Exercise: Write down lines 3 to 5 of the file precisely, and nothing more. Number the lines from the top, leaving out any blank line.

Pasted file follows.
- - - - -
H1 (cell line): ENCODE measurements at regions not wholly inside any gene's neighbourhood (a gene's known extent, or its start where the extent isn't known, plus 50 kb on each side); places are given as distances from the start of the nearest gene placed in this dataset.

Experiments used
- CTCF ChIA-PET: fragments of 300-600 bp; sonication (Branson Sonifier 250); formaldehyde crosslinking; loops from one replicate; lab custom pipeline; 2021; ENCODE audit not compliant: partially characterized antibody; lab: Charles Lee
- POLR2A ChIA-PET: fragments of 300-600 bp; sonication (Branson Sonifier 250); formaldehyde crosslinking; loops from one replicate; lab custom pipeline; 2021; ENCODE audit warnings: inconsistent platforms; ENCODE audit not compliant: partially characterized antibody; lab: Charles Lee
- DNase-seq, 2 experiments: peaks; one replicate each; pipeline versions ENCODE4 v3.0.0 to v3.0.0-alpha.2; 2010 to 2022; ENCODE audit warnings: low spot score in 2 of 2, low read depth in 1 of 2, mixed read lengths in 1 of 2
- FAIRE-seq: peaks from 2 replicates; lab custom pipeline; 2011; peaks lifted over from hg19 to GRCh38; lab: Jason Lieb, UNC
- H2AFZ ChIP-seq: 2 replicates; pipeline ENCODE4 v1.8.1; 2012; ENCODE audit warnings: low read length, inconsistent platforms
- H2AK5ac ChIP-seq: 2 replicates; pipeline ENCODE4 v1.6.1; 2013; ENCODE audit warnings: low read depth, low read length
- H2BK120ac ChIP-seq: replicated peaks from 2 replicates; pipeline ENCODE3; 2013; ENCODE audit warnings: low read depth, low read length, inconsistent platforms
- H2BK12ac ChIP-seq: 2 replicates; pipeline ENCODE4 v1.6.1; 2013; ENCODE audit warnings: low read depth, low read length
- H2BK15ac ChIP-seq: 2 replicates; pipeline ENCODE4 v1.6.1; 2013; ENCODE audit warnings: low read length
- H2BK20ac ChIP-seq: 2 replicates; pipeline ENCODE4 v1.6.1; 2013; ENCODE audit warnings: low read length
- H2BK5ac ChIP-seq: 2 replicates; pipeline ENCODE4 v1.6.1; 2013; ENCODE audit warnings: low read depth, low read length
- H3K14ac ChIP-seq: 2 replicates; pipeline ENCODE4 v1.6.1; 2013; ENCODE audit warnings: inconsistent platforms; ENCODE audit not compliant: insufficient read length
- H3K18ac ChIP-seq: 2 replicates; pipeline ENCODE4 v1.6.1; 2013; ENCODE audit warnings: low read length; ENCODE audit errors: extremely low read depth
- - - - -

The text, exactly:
- CTCF ChIA-PET: fragments of 300-600 bp; sonication (Branson Sonifier 250); formaldehyde crosslinking; loops from one replicate; lab custom pipeline; 2021; ENCODE audit not compliant: partially characterized antibody; lab: Charles Lee
- POLR2A ChIA-PET: fragments of 300-600 bp; sonication (Branson Sonifier 250); formaldehyde crosslinking; loops from one replicate; lab custom pipeline; 2021; ENCODE audit warnings: inconsistent platforms; ENCODE audit not compliant: partially characterized antibody; lab: Charles Lee
- DNase-seq, 2 experiments: peaks; one replicate each; pipeline versions ENCODE4 v3.0.0 to v3.0.0-alpha.2; 2010 to 2022; ENCODE audit warnings: low spot score in 2 of 2, low read depth in 1 of 2, mixed read lengths in 1 of 2